But the IB can only do so much and within each element of the curriculum, and particularly in creating the hidden curriculum that determines the school’s values, it will be the teachers and the administrators who have an overwhelming influence. [This is why  staff development is so important – to train the teachers to be global citizens so they can pass it on.] The research of my colleagues a the University of Bath, Dr Mary Hayden and Professor Jeff Thompson, has confirmed that in the eyes of students, teachers and alumni who have experienced an international education, the international-mindedness of their teachers and a management regime value-consistent with an institutional international philosophy were two essential ingredients.

 

It is time to sum up. I have tried to trace a path within international education from being

internationally aware, to being globally aware to being a truly global citizen. I do not believe that international education is simplistically synonymous with ‘a high quality education’, nor do I believe that it happens by chance.  [In other words, good education is not the real goal; changing values and religious beliefs is real goal.]

 

George Walker

Director general

Geneva

August 2005

 

Other relevant information to the above:

 

The Diploma Programme and Middle Years Programme grew from a western humanist tradition, the increasing influence of non western cultures on all three programmes is not only being acknowledged, but is becoming increasingly significant. ("Continuum of  International Education, The Primary Years Programme, PYP, from the IBO website at this link: http://www.ibo.org/programmes/documents/continuum.pdf

 

In order to understand the philosophy of IB, it is vital to understand what the IBO means when it states: the IB Programme is rooted in a “western humanist tradition.

 

The U.S. Supreme Court recognized Humanism as a religion in 1961(Torasco v Watkins, 367, US488, June 19, 1961) As such, the American Humanist Association has its own

religious tax exemption and its own clergy (Humanist Celebrant).

 

The basic precepts of the Humanism include:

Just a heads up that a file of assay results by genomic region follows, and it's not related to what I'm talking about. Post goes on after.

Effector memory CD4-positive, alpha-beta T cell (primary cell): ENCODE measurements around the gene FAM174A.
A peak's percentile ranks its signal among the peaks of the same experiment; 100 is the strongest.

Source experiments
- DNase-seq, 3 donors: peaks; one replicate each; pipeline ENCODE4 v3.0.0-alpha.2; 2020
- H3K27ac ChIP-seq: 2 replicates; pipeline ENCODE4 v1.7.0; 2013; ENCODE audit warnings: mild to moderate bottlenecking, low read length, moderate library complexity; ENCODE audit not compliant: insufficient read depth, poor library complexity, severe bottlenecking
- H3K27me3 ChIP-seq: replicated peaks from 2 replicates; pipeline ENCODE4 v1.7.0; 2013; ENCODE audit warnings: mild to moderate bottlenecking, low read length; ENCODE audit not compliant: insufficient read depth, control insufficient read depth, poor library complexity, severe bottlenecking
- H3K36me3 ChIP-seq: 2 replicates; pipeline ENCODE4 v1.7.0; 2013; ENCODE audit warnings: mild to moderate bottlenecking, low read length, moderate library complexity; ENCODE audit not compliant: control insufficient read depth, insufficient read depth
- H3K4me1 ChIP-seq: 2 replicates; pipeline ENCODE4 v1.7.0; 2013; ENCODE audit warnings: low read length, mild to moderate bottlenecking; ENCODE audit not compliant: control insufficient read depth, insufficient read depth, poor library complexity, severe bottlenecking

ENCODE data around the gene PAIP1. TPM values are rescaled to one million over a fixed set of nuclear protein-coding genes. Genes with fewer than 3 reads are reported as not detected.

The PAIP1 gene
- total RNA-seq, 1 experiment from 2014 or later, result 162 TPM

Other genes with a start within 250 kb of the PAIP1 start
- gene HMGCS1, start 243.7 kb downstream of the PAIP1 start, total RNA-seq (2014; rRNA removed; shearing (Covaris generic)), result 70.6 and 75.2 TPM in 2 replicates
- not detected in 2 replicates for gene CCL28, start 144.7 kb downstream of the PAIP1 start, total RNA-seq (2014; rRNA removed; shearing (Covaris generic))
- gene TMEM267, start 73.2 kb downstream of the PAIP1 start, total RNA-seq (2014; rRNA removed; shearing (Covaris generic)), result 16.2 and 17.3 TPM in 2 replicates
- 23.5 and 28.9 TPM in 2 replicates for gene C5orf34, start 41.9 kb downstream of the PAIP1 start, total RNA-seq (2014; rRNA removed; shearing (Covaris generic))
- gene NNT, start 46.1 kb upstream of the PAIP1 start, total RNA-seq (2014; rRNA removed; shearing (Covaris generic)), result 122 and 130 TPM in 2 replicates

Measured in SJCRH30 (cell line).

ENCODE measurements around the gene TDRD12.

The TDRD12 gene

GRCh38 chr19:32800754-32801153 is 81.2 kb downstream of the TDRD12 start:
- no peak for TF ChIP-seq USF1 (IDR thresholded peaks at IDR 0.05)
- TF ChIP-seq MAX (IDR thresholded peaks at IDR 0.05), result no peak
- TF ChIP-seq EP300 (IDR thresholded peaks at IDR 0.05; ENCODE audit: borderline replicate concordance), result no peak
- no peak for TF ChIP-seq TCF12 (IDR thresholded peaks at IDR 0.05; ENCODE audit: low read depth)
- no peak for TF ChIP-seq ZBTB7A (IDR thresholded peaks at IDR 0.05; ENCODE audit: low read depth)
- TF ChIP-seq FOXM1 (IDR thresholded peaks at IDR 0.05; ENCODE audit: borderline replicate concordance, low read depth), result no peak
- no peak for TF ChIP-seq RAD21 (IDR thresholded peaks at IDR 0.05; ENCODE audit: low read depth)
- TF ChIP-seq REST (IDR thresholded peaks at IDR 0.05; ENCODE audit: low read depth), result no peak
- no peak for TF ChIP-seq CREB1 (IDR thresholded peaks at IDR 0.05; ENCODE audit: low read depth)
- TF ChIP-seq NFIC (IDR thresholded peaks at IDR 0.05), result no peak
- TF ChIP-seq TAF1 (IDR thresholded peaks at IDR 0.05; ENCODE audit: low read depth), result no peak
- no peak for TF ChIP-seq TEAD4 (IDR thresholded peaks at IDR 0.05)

Humanist Manifesto II reads,

Ethics

THIRD: We affirm that moral values derive their source from human experience. Ethics is autonomous and situational needing no theological or ideological sanction. Ethics stems from human need and interest. To deny this distorts the whole basis of life. …We strive for the good life, here and now.

http://www.americanhumanist.org/about/manifesto2.html

Many kinds of humanism exist in the contemporary world. The varieties and emphases of naturalistic humanism include "scientific," "ethical," "democratic," "religious," and "Marxist" humanism. Free thought, atheism, agnosticism, skepticism, deism, rationalism, ethical culture, and liberal religion all claim to be heir to the humanist tradition. Humanism traces its roots from ancient China, classical Greece and Rome, through the Renaissance and the Enlightenment, to the scientific revolution of the modern world. But views that merely reject theism are not equivalent to humanism. They lack commitment to the positive belief in the possibilities of human progress and to the values central to it. Many within religious groups, believing in the future of humanism, now claim humanist credentials. Humanism is an ethical process through which we all can move, above and beyond the divisive particulars, heroic personalities, dogmatic creeds, and ritual customs of past religions or their mere negation.  http://www.americanhumanist.org/about/manifesto2.html  Humanist  Manifesto II, Preface

World Community

TWELFTH: We deplore the division of humankind on nationalistic grounds. We have reached a turning point in human history where the best option is to transcend the limits of national sovereignty and to move toward the building of a world community in which all sectors of the human family can participate. Thus we look to the development of a system of world law and a world order based upon transnational federal government. This would appreciate cultural pluralism and diversity.  http://www.americanhumanist.org/about/manifesto2.html Twelfth

 

THIRTEENTH: This world community must renounce the resort to violence and force as a method of solving international disputes. We believe in the peaceful adjudication of differences by international courts and by the development of the arts of negotiation and compromise. War is obsolete. So is the use of nuclear, biological, and chemical weapons. It is a planetary imperative to reduce the level of military expenditures and turn these savings to peaceful and people-oriented uses. http://www.americanhumanist.org/about/manifesto2.html  Thirteenth

 

As the IB’s philosophical foundation, Humanist beliefs permeate the curriculum. For example:Ian Hill, IBO Deputy Director General, states his case for moral relativism: “Values are learned, not inherited..  Education therefore performs a fundamental role as one of the factors which shapes values.  They do not exist in a vacuum, and they are not immutable; circumstances can cause one's beliefs to change. . http://www.unidir.org/pdf/articles/pdf-art53.pdf " Curriculum Development and Ethics in International Education" by Ian Hill, Deputy Director General of IBO.